By Sean Barron
Mahoning County commissioners have awarded a contract to an environmental group to mitigate a stream and wetlands area that was disturbed during a recent road-widening project.
Davey Resource Group Inc. of Kent received the $126,885 contract to restore those areas near the Mill Creek MetroParks’ Experimental Farm in Canfield that were impacted when Western Reserve Road between Tippecanoe Road and U.S. Route 62 was widened, noted Marilyn Kenner, chief deputy engineer with the Mahoning County Engineer’s office.
The effort, part of a federal mandate through the Army Corps of Engineers and the Ohio Environmental Protection Agency, will enhance about 2.4 acres of wetlands and create an additional 1.3 acres.
The project is to include earth work as well as planting trees, seed and shrubbery largely to encourage wildlife, Kenner explained.
The project’s first phase gets under way next month, with plantings to be finished by late November, then work will resume next spring and should wrap up in late June 2013, she said.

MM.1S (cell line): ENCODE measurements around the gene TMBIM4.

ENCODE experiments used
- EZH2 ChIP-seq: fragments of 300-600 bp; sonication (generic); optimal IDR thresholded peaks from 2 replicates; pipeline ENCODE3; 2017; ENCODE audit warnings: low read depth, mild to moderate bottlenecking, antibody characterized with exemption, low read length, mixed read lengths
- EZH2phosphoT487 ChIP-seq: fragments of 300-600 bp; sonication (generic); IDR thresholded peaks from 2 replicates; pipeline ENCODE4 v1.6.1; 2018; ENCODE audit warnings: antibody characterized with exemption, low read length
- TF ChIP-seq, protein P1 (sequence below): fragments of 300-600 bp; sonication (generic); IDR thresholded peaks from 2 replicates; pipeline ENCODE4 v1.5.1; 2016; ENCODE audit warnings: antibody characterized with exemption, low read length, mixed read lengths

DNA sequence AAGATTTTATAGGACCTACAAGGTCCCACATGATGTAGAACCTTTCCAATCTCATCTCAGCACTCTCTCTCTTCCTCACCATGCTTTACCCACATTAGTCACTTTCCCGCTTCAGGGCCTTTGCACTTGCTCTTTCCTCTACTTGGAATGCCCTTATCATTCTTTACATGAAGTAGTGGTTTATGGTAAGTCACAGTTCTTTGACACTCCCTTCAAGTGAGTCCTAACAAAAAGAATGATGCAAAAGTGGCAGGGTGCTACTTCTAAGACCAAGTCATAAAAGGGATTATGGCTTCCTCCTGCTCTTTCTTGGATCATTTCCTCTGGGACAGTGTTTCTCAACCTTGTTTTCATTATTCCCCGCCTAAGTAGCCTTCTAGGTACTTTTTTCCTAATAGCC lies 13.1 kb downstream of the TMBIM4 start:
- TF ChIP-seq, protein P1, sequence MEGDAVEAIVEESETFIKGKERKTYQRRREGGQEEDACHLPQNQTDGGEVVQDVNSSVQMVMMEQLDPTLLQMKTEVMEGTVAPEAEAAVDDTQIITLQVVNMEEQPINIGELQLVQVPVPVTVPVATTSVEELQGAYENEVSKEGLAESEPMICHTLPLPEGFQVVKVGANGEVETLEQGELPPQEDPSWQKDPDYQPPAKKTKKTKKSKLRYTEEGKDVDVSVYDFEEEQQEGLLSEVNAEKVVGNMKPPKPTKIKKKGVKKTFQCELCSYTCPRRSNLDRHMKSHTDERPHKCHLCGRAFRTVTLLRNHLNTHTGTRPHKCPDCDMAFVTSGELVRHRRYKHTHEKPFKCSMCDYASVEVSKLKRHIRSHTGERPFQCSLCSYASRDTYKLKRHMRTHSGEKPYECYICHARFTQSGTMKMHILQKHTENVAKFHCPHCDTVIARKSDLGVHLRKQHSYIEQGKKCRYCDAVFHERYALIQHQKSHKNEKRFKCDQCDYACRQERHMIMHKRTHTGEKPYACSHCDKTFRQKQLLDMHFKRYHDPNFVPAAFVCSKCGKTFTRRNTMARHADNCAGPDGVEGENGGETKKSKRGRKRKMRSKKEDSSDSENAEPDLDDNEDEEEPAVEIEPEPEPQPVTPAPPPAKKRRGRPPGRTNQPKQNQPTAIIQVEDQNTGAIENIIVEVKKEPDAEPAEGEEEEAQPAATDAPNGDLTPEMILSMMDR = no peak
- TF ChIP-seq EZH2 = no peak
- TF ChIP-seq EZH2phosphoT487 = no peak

Mill Creek MetroParks likely will use the effort for instructional purposes related to educating the public about wetlands and wildilfe, Kenner added.
Also during Thursday’s meeting, commissioners accepted a $49,500 purchasing agreement with Mahoning County Courthouse consultants on the proposed exterior restoration of the 104-year-old downtown courthouse, which is on the National Register of Historic Places.
The first step for the two consultants, both of whom are retired architects, is to review what’s been done and look at other work to stabilize and improve the building on Market Street, noted Jim Fortunato, the county’s purchasing director.
In 2010, three 15-foot statues were removed from the roof and examined internally and externally as part of a temporary emergency stabilization effort. The figures, with a combined weight of about 2 tons, are being stored off-site until they can be returned to the roof as part of a total courthouse restoration.
The consultants will review proposals outlining what remains to be done to make the building as safe as possible, using borrowed funds for the work as well as bond money, Fortunato explained.
“We want to make sure we’re doing what needs to be done from a historical standpoint,” he said.